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Past Winners of the Teacher of the Week

Vinodh Venkatesh


The Center for Instructional Development and Educational Research (CIDER) recognizes Vinodh Venkatesh, assistant professor of Foreign Languages and Literatures, for his dedication to situating his students in a hybrid cultural space – neither here nor there – where critical reflection includes a personal connection to the subject matter. In order to create this hybrid cultural space, Dr. Venkatesh’s teaching approach involves the inclusion of popular culture, music, art, comics, and films in his classroom on a daily basis.

Dr. Venkatesh strives to bring his scholarship and interests in cultural studies to his undergraduate and graduate students at Virginia Tech. In third-year survey courses, such as Modern Mexican and Central American Literature and Culture, for example, he asks his students to examine the aesthetics of interrelated social, political, and economic events and processes. He encourages them to not view the literary text or film as a vacuous artifact but to contextualize it within a specific sociocultural context. In other words, students in his courses are motivated to move from within a culture and to not simply study it from the outside.

Such a connection has led Dr. Venkatesh to create and teach an online and in-person course on Spanish for the medical profession. The course emboldens students in the professional application of language skills and instructs students in the nuances of intercultural communication. It explicitly asks them to go beyond viewing Spanish as a subject to be studied and as an applied skill that invariably builds personal bonds to our communities. The course, in both its iterations, is roughly divided in two: the first half presents a series of practical tutorials, informational material, and activities that prepare the student to speak and work in Spanish in the healthcare field in the United States. The skills learned here are useful for students seeking admission to professional programs and for students wishing to work in the non-profit sector, as it prepares them to interact with the growing Spanish-speaking population in the United States.

In this section, Dr. Venkatesh includes conversations with professionals in the field who are both local (e.g., instructors from various healthcare faculties at Virginia Tech; professionals from local free clinics) and national (through Skype conversations). The second half of the course exposes students to healthcare systems and issues across the Spanish-speaking world. This exposé allows them to then critically reflect on current debates in health policy.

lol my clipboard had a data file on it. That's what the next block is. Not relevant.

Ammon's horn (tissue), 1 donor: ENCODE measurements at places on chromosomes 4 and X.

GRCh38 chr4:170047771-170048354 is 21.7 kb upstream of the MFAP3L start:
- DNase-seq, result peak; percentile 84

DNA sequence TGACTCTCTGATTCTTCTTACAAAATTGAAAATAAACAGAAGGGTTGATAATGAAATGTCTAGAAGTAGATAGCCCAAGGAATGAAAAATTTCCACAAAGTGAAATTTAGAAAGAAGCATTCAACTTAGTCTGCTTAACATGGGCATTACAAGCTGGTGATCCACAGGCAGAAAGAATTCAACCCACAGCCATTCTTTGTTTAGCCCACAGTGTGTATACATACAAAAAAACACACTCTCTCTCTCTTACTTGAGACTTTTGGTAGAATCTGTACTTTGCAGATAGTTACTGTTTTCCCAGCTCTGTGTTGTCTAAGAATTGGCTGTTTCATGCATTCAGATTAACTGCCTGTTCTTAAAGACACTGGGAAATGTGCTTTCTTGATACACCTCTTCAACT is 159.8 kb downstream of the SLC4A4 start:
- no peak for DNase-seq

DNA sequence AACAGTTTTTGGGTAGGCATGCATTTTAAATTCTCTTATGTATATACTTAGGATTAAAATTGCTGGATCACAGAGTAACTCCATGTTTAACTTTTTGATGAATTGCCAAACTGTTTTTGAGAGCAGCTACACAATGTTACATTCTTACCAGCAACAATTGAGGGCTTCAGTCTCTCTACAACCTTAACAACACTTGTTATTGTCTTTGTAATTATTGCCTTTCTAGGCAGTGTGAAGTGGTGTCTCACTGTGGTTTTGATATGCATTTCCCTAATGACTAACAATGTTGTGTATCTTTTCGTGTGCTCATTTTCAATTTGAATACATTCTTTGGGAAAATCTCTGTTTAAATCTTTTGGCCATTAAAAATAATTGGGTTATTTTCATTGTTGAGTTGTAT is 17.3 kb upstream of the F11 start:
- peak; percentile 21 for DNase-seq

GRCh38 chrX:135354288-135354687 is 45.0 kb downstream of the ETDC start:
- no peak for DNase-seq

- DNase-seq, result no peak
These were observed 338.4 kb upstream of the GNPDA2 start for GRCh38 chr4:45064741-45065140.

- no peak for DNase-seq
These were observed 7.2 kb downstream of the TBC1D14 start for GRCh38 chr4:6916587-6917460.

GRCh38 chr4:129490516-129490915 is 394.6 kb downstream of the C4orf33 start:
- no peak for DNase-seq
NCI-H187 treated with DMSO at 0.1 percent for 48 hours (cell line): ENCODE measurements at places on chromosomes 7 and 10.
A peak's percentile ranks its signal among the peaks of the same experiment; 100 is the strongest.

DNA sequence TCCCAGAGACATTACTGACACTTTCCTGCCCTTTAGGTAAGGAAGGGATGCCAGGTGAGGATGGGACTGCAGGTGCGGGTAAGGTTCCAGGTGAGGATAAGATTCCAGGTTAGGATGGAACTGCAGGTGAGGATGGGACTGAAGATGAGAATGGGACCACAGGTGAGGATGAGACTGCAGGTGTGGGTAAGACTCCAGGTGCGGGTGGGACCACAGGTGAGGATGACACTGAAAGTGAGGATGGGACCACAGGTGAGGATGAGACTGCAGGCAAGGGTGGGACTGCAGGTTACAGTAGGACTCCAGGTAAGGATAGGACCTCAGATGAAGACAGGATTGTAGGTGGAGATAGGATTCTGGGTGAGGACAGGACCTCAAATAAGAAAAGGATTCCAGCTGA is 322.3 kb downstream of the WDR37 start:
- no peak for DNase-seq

In his more advanced classes (i.e., 4000 and graduate level), Dr. Venkatesh is interested in having his students directly engage with his research. Students have taken courses on Human Rights in Latin America, where they were asked to critically examine the construction of human rights; in other words, the concept was not taken for granted but, rather, was interrogated in terms of its origins and applications, thus arriving at a cohesive critique of what it means to investigate rights. Other students were exposed to films in a course on Queer Hispanic Cinemas, where the filmic production of the Spanish-speaking world was analyzed through the optic of queer studies. In yet another higher/graduate-level course, students took a virtual tour of Latin American through its cities. They not only read texts that explored the many urban centers of the region, but sampled artifacts of popular culture that attempted to bring to Blacksburg the experience of living and breathing places such as Mexico City and Santiago de Chile.

Students who take Dr. Venkatesh’s courses often highlight that the materials examined and the structure of discussions make them move past the walls of the classroom. An undergraduate student enrolled in “Genocide, Terrorism, and Civil War: Human Rights in Latin America,” for example, noted “[Venkatesh] did not keep the course only focused on literature. Instead, he connected the literature with real, actual happenings in the world. We talked about culture, modern day problems, problems from years past, and just about Latin America in general. Incredible.”

Senior faculty who have observed Dr. Venkatesh’s classes as part of the tenure process have further noted that “rare is the case in which I have no suggestions to make, but I truly have no suggestions for improvement here.” Yet perhaps Dr. Venkatesh’s greatest pride in teaching comes from an email he received from a student who took his course on the Latin American city. She emailed him to let him know how much the coursework they had worked on together had impacted her life, making her reevaluate her goals and aspirations after Virginia Tech.

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